[BreachExchange] Don't Miss These 5 Cybersecurity Trends in 2018

Audrey McNeil audrey at riskbasedsecurity.com
Tue Feb 27 18:45:48 EST 2018


The cybersecurity industry is a rapidly changing beast in which the good
guys and the bad guys are constantly trying to one up each other. As soon
as an exploit is discovered, white hat developers scramble to find a fix
while the black hats try to take advantage of it for profit - or sometimes
just for fun.

It's perhaps no surprise to know that these cyber-battles are happening at
a larger scale and at a higher volume than ever before. In fact, cyber
security has even become a major talking point in the mainstream media and
in government think tanks over the last twelve months or so thanks to the
high-profile WannaCry cyber-attack that was called "the biggest ransomware
offensive in history".

All of this combines into an exciting, dynamic industry in which the only
true constant is change. That said, there are several trends that are on
the rise and look set to continue, and that's what we're going to take a
look at today.

1.     AI and machine learning

Artificial intelligence (AI) and machine learning are two technologies that
go hand in hand and which allow us to interpret existing data in new ways
that were never previously possible. AI isn't about creating an army of
robots or even about creating virtual assistants like Siri and Alexa.
Instead, it's all about taking the huge amounts of data that we create on a
daily basis and then using it to arrive at conclusions.

For the cyber security industry, AI and machine learning could be used to
make complicated models and to use data to predict the future. It could
also be used to analyze huge amounts of information to look for weak
points, and researchers will be able to put it to good use to make their
work much more efficient. However, there's also a downside, which is that
cybercriminals could take advantage of the technology, too.

2.     Proactivity and preparation

If the WannaCry attack taught us anything it's that prevention is better
than the cure. In fact, the attack was described as "relatively
unsophisticated" and "easily preventable". Part of the problem was that
they still had machines running Windows XP. It wasn't until an attack hit
that they thought to protect themselves.

In many ways, it's understandable. The NHS isn't the only large
organization that struggles to update its systems because of corporate red
tape, but in the coming years we'll see these big outfits putting more and
more focus on proactively securing their infrastructure. They simply won't
be able to afford not to.

3.     New GDPR Regulations

The new General Data Protection Regulation (GDPR) will come into play in
May, and it's believed that as many as 80% of the companies that will be
affected by it will not be compliant. The new legislation is set to change
the way that companies can handle customers' information, and a variant
will be enforced in the United Kingdom after it leaves the European Union.

It's too early to tell how strictly these new regulations will be enforced,
but companies that are non-compliant could face fines and public shaming,
both of which can do a lot of damage to their share prices. Either way,
it's a good idea to make sure that you're compliant and to avoid any legal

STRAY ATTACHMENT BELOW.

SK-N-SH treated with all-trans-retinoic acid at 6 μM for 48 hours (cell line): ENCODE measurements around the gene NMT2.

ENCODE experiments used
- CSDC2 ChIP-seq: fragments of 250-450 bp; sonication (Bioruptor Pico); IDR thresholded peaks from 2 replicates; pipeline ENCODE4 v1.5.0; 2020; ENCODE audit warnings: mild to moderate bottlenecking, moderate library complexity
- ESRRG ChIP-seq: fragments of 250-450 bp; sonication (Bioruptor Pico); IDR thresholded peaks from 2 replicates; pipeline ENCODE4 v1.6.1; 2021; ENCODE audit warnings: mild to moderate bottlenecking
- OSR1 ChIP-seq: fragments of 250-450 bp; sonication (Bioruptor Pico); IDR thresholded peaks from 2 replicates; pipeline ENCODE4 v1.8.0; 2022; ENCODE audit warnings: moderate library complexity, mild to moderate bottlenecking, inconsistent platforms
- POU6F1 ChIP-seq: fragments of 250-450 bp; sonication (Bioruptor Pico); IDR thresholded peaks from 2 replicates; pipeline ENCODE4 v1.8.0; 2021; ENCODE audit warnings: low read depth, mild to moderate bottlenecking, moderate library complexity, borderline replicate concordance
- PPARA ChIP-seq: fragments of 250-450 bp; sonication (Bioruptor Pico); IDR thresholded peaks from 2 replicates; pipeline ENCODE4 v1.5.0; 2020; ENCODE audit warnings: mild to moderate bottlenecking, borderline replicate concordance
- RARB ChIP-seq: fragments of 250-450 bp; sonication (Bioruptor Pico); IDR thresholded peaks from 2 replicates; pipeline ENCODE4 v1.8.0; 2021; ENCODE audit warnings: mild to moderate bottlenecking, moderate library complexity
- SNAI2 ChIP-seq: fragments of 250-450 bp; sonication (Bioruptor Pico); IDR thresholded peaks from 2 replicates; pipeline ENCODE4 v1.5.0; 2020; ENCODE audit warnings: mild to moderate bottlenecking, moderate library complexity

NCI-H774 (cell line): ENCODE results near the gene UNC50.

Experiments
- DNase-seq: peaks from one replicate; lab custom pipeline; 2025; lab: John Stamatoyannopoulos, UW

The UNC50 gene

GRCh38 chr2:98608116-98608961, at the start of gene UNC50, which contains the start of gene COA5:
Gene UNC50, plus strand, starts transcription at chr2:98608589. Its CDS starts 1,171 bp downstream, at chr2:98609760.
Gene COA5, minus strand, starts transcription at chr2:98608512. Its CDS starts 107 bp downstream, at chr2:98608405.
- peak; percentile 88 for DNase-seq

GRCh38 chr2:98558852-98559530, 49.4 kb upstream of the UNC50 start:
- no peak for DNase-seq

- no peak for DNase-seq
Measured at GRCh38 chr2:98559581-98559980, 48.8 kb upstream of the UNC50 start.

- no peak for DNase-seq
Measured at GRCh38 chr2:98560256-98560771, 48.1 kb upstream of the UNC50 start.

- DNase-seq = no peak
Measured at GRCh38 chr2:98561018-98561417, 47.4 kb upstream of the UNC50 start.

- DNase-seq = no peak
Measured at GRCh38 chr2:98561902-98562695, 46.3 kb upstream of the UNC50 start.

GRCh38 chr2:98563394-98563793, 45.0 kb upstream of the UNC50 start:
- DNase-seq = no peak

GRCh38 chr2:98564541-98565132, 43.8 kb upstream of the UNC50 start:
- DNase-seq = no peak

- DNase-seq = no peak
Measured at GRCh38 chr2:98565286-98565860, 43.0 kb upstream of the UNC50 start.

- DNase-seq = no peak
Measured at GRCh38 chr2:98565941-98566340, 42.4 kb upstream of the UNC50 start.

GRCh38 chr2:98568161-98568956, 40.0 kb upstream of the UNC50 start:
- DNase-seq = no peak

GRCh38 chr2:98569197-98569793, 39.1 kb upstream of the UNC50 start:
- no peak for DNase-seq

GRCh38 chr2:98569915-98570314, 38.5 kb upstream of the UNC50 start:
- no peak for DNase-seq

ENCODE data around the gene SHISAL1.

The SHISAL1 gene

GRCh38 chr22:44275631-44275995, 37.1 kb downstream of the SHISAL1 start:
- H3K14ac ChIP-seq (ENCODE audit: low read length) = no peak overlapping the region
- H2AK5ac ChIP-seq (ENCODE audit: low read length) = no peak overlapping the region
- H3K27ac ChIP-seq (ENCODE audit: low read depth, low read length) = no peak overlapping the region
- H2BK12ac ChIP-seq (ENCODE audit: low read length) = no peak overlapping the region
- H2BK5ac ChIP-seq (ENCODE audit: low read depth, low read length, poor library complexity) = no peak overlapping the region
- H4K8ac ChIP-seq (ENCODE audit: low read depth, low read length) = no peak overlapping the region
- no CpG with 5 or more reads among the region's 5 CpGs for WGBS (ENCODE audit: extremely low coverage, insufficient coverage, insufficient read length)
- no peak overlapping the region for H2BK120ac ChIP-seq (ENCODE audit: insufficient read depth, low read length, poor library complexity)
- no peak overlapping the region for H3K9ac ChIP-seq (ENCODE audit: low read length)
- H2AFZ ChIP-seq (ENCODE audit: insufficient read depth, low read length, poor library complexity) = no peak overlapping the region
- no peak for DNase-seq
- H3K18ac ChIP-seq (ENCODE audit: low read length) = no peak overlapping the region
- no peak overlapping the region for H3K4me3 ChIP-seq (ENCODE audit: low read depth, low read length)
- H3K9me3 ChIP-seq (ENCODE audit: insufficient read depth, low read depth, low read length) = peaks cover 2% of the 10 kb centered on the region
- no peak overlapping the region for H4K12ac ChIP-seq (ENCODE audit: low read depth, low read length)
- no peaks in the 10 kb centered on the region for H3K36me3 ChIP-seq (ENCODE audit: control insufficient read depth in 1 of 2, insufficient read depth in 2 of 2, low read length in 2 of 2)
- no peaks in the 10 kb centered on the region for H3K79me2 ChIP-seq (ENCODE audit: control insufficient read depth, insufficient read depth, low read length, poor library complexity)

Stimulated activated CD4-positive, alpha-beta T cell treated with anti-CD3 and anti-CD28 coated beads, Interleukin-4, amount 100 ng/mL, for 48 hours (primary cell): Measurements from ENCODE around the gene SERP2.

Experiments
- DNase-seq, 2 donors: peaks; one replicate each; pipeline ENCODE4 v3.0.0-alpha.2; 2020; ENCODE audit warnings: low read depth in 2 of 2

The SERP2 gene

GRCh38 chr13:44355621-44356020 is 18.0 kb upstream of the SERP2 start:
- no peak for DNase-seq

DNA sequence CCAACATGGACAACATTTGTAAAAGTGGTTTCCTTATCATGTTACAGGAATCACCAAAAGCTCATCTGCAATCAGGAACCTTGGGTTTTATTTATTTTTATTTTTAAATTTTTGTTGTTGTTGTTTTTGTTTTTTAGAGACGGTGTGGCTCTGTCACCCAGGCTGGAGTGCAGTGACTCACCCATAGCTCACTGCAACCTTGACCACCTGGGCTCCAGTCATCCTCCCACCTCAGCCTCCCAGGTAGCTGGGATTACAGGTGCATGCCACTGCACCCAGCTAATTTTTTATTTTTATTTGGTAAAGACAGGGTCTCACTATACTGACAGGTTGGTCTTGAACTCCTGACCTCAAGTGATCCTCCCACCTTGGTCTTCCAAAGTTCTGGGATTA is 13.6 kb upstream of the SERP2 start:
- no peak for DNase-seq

complications down the line.

4.     Late adopters

As cybersecurity continues to grow mainstream and to command the attention
of consumers and companies alike, we'll continue to see late adopters
seeking out cybersecurity specialists to update their antiquated systems
and to bring them into the 21stcentury. This long tail represents a huge
amount of buying power, and when that makes its way into the market, it'll
help to increase its overall size.

This is good news for everyone, because that money can then be reinvested
into training and R&D to stay on top of viruses, loopholes and exploits.
And it's all par for the course as cybersecurity continues to mature and
becomes as important to modern companies as sales and marketing. Sooner or
later, they'll have no choice but to invest in it.

5.     The talent shortage

There's always been something of a talent shortage in the cybersecurity
industry, but at the same time people are starting to specialize. Those who
find a niche that they're skilled at will be able to charge a premium, and
they'll also find that customers and clients are seeking them out because
there's no real competition.

Meanwhile, companies will continue to struggle to find top-tier
cybersecurity specialists and many will need to turn to specialist agencies
to fulfill that need. But the agencies, too, will struggle to find top
talent, at least until the industry is big enough to support specialist
training programs, research centers and the rest of the infrastructure that
we'll need to train up more talent.


As you can tell, there's a lot happening in the cybersecurity landscape and
the challenge for both developers and the general public is to stay on top
of it. For developers, simply updating their software is not necessarily

That's why more and more webmasters and app owners are pushing people to
set up two-factor authentication. After all, if they can push people to
take steps to secure themselves, it takes some of the burden off suppliers
to ensure that they're fully compliant with the latest best practices.
Cyber security is like taking backups in that there's no such thing as
overkill. The more secure something is, the better.

In the end, the field of cybersecurity will always be a battlefield, with
black hat and white hat developers trying to outsmart each other. The bad
guys will always be looking for exploits and the good guys will always be
proactively hunting them down and fixing them. Just make sure that you're
one of the good guys.
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